Soft rolls with a "Medium Vienna Dough"
Medium Vienna Dough for Soft Rolls
This formula is from
“Inside the Jewish Bakery,” by Stanley Ginsberg and Norman Berg
As Interpreted by David M. Snyder
For those who don’t know, Vienna Dough is an enriched dough that can be used for breads but is most often used for rolls - onion rolls, double knot rolls, pletzel, kaiser rolls and more. Besides differences in shaping, toppings and fillings, the various rolls differ in two respects: First, the dough can be more or less enriched with eggs, oil and sweeteners. Second, the shaped rolls can be more or less fully proofed. So, for example, rolls like onion pockets and knotted rolls are made with younger doughs (less proofed) and a sweeter dough. Kaiser rolls, where you want a less sweet dough, a crisper, thinner crust and less oven spring so the decorative shaping is maintained are proofed more fully.
It should be noted that all of these products were made without dairy and are therefore kosher with either dairy or meat meals.
This recipe is for a “medium vienna dough” that is ideal for knotted rolls and onion rolls. I use it for sandwich rolls. It makes a dozen 3 oz rolls.
4 1/2 cups
1 1/4 cups
1 large + 1 for brushing
Dry or liquid malt
1 1/2 tsp
Seeds for topping the rolls
Note: I generally use all purpose flout with 11.7% protein. If you use a high gluten flour or if you substitute whole wheat flour for some of the bread flour, you will have to increase the water slightly to achieve the expected dough consistency which should be slightly tacky but not sticky.
If you use dry malt, treat it as a dry ingredient. If you use malt syrup, dissolve it in the water and then add the other wet ingredients.
1. Place the dry ingredients except the salt in the bowl of a stand mixer. Whisk them or use the paddle attachment to mix them together.
2. Mix the wet ingredients in a medium bowl.
3. Add the wet ingredients to the mixer bowl and mix with the paddle attachment at slow speed until all the flour is moistened. Add the salt and continue mixing for another minute.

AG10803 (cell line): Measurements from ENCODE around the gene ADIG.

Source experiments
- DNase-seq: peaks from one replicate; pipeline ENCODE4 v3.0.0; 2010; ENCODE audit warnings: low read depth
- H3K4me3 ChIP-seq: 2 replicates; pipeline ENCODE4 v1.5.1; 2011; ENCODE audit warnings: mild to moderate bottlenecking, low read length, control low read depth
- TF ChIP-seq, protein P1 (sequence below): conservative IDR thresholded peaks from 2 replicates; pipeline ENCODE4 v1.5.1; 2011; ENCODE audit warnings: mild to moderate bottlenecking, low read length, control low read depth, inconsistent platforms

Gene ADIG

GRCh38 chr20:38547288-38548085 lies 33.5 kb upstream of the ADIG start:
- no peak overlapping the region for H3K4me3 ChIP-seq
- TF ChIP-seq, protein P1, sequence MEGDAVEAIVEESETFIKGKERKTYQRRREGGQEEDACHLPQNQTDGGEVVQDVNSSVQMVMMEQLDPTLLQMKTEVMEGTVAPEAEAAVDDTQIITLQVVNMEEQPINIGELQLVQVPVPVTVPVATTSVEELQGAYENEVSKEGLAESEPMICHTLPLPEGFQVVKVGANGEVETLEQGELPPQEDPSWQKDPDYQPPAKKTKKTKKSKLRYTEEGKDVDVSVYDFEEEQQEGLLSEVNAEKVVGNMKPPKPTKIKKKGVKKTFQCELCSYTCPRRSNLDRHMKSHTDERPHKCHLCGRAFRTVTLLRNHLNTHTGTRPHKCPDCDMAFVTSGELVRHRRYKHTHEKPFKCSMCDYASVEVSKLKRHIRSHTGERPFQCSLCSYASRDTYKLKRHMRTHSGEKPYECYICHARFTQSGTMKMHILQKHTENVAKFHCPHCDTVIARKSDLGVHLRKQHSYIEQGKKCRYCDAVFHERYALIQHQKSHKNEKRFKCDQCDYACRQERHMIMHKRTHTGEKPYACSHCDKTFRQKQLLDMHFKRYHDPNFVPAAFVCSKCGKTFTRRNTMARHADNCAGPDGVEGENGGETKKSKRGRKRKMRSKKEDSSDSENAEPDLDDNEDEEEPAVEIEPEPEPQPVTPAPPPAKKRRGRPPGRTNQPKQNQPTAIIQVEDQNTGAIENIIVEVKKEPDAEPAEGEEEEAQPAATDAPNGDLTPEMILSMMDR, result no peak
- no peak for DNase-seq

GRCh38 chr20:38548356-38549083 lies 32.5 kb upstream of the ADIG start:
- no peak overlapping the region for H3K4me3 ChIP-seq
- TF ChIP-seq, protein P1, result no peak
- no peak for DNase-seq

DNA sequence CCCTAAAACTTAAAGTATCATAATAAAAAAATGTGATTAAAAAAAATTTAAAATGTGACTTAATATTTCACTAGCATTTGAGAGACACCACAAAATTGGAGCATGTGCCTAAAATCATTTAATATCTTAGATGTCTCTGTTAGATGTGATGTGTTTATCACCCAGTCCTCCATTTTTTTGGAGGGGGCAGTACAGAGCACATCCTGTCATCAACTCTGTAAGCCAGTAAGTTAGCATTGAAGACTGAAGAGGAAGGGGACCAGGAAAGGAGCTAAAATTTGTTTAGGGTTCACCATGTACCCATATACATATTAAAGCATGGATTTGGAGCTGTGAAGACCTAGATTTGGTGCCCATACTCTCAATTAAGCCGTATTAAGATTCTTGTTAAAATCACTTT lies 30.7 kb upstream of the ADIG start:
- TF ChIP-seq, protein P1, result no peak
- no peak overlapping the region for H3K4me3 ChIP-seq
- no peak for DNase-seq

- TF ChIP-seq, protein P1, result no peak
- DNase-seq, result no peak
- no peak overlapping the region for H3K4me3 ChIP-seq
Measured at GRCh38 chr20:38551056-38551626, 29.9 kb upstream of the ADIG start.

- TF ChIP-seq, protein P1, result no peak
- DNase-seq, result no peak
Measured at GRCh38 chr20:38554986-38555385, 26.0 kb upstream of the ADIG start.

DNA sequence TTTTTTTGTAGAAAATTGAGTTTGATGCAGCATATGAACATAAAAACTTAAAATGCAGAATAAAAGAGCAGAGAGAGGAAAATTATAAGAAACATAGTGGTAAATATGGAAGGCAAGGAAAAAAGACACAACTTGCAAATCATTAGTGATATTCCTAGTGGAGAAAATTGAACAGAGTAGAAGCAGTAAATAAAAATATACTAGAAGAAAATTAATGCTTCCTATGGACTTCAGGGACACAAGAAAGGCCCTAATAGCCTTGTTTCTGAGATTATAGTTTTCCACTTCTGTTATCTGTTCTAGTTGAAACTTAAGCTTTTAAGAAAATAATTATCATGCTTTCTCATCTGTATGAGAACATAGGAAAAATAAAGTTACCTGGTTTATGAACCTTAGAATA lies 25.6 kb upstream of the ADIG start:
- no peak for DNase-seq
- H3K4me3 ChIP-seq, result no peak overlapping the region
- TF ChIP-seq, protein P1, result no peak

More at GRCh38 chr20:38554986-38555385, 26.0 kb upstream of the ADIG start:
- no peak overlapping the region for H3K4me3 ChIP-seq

4. Switch to the dough hook and mix at Speed 2 (on a KitchenAid Stand Mixer) until a medium gluten window is achieved (about 10 minutes).
5. Transfer the dough to the board and form a ball. Place the dough in a lightly oiled large bowl that can allow doubling of the dough volume. Cover the bowl.
6. Bulk ferment the dough in a warm place until it has doubled in volume. (45-60 minutes).
7. Transfer the dough to a lightly floured board. Divide it into 12 equal pieces of about 3 oz. each.
8. Form the pieces into balls, cover them with a towel and let them rest for 15-20 minutes.
9. Shape the pieces as desired - flat disks for hamburger buns, long rolls for sausages, ropes to make knotted rolls, etc.
10. Places the formed rolls onto baking sheets and cover them. (I use quarter sheet pans which hold 6 rolls each and put these in plastic bakery bags for proofing.)
11. Pre-heat your oven to 350ºF.
12. Mix an egg with a tsp of water to glaze the rolls. Get out any seeds you want to put on them.
13. Let the rolls proof 3/4 of the way. (If you poke a finger in one, the hole should fill in very slowly.)
14. Brush the rolls with the egg wash. Sprinkle each roll with seeds (optional).
15. Bake until lightly browned and fully baked. (12-15 minutes or a bit longer, depending on your oven).
16. Cool on a rack completely before serving.
These rolls freeze well. I wrap each in cling wrap and place them in a plastic bakery bag with a tie. Thaw in a 375ºF oven for about 7 minutes.